DATA: She does not feel the emotion of loneliness, but she can observe how isolated she is from the others. She wishes to be more like them. I do not know how to help her. Lal is passing into sentience. It is perhaps the most difficult stage of her development.

She doesn’t feel the emotion of loneliness, only all the symptoms from the same causes. We seem to have a disagreement on how to define the word “emotion.”

HAFTEL: I should advise you, Captain, that if I’m not satisfied with what I see, I am empowered to take the android back with me. Haftel out.

Hey, do you remember in The Measure of a Man, when Picard talked about how the courts “burn away irrelevancies until we are left with a pure product, the truth for all time”? Yeah, apparently that doesn’t actually happen, and androids still have no civil liberties except for Data in some specific cases.

LAL: Father says I would learn a great deal from working with someone as old as you.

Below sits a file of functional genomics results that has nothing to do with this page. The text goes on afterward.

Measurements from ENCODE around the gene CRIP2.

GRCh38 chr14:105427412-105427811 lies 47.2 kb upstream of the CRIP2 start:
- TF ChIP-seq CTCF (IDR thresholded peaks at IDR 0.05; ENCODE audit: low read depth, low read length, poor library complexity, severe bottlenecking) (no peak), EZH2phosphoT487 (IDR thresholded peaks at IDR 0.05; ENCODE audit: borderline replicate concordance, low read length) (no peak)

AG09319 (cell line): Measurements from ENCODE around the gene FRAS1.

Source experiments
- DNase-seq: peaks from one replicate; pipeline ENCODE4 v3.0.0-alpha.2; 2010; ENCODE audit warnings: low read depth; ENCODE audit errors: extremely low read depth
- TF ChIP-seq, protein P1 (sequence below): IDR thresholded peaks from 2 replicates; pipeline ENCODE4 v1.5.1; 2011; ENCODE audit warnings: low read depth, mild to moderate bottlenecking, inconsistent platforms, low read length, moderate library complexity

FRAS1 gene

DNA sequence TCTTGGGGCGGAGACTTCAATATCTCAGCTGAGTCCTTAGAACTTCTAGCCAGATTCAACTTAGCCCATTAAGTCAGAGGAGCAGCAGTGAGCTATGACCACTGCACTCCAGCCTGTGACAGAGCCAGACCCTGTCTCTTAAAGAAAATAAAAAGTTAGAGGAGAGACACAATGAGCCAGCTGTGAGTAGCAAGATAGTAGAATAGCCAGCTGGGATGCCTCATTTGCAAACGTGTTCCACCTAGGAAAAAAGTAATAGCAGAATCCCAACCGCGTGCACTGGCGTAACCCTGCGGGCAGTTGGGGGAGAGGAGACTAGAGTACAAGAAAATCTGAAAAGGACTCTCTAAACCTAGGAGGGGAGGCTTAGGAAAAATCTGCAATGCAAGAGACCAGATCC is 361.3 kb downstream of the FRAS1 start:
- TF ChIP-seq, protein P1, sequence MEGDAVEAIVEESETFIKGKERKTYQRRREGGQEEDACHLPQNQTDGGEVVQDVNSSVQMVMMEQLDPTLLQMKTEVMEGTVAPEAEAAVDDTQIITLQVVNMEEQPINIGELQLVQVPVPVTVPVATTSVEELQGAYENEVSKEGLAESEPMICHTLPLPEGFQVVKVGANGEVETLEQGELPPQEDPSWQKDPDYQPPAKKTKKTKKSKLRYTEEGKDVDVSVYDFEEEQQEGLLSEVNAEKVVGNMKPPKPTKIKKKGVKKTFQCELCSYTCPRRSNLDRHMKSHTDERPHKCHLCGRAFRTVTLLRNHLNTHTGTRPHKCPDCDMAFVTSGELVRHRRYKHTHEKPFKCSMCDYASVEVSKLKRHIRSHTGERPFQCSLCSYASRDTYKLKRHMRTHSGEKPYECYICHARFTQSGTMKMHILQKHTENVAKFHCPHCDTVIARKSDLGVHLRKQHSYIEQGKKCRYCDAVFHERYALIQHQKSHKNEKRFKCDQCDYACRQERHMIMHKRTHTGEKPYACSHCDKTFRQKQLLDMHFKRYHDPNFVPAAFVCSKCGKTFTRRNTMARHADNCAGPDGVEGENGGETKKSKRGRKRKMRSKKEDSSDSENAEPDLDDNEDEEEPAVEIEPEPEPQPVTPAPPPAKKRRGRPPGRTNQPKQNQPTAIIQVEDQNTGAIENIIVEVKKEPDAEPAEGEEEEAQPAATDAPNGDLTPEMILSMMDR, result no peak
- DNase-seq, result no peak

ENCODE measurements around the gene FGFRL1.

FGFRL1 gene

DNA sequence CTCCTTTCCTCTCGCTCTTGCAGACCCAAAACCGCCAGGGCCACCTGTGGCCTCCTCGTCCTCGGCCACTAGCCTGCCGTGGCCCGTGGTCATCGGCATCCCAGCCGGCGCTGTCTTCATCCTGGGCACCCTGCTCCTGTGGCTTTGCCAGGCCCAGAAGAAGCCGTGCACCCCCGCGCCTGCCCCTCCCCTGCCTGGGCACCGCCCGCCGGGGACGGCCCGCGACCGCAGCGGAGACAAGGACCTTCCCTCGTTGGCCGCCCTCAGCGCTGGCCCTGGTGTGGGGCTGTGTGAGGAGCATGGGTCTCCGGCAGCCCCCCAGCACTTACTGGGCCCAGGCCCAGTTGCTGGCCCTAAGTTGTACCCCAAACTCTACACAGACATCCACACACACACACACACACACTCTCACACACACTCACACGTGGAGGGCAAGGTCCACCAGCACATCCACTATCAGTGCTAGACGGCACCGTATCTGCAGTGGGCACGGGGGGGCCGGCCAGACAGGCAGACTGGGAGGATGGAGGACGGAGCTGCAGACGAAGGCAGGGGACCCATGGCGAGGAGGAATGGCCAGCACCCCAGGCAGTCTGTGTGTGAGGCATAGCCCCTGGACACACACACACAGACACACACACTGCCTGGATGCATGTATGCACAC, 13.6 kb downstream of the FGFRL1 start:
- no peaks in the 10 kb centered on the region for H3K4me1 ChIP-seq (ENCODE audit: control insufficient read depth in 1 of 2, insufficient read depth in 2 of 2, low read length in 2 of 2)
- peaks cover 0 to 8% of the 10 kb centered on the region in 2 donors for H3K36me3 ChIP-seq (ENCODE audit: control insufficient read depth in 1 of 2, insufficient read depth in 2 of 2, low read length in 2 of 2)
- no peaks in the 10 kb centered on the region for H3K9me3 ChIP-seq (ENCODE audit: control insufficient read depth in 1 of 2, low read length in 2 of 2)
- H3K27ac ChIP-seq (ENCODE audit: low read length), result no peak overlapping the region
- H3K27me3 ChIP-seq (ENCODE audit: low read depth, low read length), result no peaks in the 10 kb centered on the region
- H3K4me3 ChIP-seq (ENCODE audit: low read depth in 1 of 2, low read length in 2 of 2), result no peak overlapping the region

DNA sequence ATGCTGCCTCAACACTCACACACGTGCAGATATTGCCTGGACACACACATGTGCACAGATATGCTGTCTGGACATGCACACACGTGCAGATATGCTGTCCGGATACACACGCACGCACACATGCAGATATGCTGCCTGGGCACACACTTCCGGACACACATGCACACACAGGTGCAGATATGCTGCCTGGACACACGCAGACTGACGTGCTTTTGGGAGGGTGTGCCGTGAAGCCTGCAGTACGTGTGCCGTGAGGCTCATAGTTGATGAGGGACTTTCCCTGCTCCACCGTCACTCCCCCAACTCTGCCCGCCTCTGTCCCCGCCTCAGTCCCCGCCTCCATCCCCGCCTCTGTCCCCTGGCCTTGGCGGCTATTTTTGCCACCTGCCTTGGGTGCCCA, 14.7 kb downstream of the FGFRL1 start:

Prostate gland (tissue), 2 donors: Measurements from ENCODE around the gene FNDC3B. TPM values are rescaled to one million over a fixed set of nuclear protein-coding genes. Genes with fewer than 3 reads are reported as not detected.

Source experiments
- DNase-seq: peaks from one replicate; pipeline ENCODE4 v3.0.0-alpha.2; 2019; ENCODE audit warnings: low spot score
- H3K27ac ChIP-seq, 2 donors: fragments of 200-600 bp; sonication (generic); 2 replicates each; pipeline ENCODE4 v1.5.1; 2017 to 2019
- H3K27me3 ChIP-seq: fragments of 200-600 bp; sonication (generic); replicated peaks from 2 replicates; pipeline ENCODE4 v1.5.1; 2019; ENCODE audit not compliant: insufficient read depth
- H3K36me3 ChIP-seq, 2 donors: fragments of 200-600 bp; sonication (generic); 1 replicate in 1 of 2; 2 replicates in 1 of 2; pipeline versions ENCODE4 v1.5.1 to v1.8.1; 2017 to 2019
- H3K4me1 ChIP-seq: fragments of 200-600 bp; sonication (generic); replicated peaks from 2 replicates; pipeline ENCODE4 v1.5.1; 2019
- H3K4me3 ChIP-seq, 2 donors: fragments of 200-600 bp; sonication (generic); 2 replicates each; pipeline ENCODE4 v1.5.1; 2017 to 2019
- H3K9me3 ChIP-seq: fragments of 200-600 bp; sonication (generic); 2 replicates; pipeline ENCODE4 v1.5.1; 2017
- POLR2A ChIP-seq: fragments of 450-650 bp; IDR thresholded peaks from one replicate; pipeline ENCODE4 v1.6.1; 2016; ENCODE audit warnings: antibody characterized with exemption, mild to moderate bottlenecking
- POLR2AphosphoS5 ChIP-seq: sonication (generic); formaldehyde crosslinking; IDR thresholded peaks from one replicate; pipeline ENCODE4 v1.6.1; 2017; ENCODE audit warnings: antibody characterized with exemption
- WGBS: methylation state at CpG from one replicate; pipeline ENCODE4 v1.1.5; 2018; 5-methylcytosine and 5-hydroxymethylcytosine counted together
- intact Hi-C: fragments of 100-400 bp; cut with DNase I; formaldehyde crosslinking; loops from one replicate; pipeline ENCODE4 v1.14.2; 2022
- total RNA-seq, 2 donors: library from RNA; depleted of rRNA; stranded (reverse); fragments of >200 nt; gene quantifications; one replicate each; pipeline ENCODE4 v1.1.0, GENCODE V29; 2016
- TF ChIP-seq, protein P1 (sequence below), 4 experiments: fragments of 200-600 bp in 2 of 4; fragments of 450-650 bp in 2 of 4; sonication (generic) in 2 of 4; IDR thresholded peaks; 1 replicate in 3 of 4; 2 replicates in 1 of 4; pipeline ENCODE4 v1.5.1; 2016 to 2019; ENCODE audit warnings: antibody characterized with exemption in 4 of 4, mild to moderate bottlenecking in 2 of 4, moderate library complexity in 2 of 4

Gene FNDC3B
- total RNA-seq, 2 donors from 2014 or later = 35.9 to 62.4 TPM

Data apparently talks about people behind their backs…

GUINAN: It’s called flirting.

Sitting curled up together on a couch seems significantly beyond flirting, but maybe social structures have changed.

RIKER: You’re new around here, aren’t you?

It didn’t take him at all long to creepily hit on a random woman.

Incidentally, this episode started the (now-standard) trend of episodes in the franchise directed by members of the crew, allowing the cast to build up some skills. Jonathan Frakes started his directorial career here, and he still directs, including on modern Star Trek shows.

I mention all this in detail, because it helps to explain why Riker takes “personal leave” for the early part of the episode and then vanishes after this.

DATA: Commander, what are your intentions toward my daughter?

Interestingly, this throwaway joke exposes a lot about Data’s supposed lack of emotional capability. He (probably correctly) analyzed a social situation, concluded that Riker hit on his daughter, and—apparently jokingly, since he fought the kiss—hauled out an ancient line meant to make suitors uncomfortable.